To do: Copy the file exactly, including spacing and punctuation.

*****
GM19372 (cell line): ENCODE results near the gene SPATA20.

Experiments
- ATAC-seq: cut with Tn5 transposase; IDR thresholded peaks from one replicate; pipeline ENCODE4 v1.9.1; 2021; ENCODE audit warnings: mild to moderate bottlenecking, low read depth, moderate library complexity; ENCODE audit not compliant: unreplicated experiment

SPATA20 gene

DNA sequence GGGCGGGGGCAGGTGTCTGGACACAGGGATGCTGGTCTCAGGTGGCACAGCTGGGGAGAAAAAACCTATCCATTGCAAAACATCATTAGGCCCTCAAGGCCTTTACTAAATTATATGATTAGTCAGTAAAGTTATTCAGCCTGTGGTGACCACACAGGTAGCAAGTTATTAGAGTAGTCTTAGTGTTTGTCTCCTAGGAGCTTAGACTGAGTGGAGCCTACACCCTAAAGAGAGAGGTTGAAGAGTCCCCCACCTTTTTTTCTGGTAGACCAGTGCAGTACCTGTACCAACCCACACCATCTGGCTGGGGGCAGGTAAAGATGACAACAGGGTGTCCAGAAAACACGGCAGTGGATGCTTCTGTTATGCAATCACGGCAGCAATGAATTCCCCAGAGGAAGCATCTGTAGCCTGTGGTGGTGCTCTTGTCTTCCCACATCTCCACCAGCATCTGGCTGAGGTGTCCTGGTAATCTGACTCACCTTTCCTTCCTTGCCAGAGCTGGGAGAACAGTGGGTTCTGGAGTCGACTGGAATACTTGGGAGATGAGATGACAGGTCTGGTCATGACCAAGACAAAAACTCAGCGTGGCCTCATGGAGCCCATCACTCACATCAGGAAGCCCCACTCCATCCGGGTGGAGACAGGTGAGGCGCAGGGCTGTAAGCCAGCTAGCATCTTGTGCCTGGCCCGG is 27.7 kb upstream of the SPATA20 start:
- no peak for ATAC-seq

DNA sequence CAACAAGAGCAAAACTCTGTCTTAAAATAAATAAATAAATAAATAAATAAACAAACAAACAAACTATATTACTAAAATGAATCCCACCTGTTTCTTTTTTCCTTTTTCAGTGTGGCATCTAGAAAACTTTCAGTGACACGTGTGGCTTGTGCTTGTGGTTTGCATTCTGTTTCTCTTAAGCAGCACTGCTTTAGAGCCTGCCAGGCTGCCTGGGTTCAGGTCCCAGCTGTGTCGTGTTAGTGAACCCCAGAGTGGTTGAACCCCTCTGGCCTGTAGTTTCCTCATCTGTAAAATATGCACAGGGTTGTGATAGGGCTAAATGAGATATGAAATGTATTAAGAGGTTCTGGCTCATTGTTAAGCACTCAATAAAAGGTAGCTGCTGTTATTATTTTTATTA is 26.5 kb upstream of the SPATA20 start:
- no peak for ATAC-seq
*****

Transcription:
GM19372 (cell line): ENCODE results near the gene SPATA20.

Experiments
- ATAC-seq: cut with Tn5 transposase; IDR thresholded peaks from one replicate; pipeline ENCODE4 v1.9.1; 2021; ENCODE audit warnings: mild to moderate bottlenecking, low read depth, moderate library complexity; ENCODE audit not compliant: unreplicated experiment

SPATA20 gene

DNA sequence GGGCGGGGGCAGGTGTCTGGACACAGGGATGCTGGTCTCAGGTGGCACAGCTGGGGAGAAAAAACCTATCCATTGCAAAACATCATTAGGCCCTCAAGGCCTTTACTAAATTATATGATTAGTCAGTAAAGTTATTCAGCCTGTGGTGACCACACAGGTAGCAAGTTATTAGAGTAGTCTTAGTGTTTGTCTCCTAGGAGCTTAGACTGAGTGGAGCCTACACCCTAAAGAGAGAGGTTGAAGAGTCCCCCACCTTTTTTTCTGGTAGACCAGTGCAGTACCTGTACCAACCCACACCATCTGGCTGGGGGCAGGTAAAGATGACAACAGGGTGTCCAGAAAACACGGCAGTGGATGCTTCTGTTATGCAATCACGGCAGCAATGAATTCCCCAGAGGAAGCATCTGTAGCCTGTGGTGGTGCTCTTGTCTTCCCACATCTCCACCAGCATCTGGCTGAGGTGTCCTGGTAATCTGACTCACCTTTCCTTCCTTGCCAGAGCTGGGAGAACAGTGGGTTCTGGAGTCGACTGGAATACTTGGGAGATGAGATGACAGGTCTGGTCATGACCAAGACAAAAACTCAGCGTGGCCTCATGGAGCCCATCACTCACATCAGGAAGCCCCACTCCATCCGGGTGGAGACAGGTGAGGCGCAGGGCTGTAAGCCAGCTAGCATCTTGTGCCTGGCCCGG is 27.7 kb upstream of the SPATA20 start:
- no peak for ATAC-seq

DNA sequence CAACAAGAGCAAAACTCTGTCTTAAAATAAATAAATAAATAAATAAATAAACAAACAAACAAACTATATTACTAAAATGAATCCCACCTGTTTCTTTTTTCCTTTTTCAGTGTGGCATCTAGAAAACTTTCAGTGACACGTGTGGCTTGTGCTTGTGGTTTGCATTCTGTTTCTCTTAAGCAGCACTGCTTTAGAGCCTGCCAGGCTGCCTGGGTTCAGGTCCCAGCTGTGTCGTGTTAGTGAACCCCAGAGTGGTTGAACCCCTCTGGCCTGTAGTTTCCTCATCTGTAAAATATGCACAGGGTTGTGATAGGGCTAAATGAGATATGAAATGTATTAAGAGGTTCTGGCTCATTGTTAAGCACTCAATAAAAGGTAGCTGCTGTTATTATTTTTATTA is 26.5 kb upstream of the SPATA20 start:
- no peak for ATAC-seq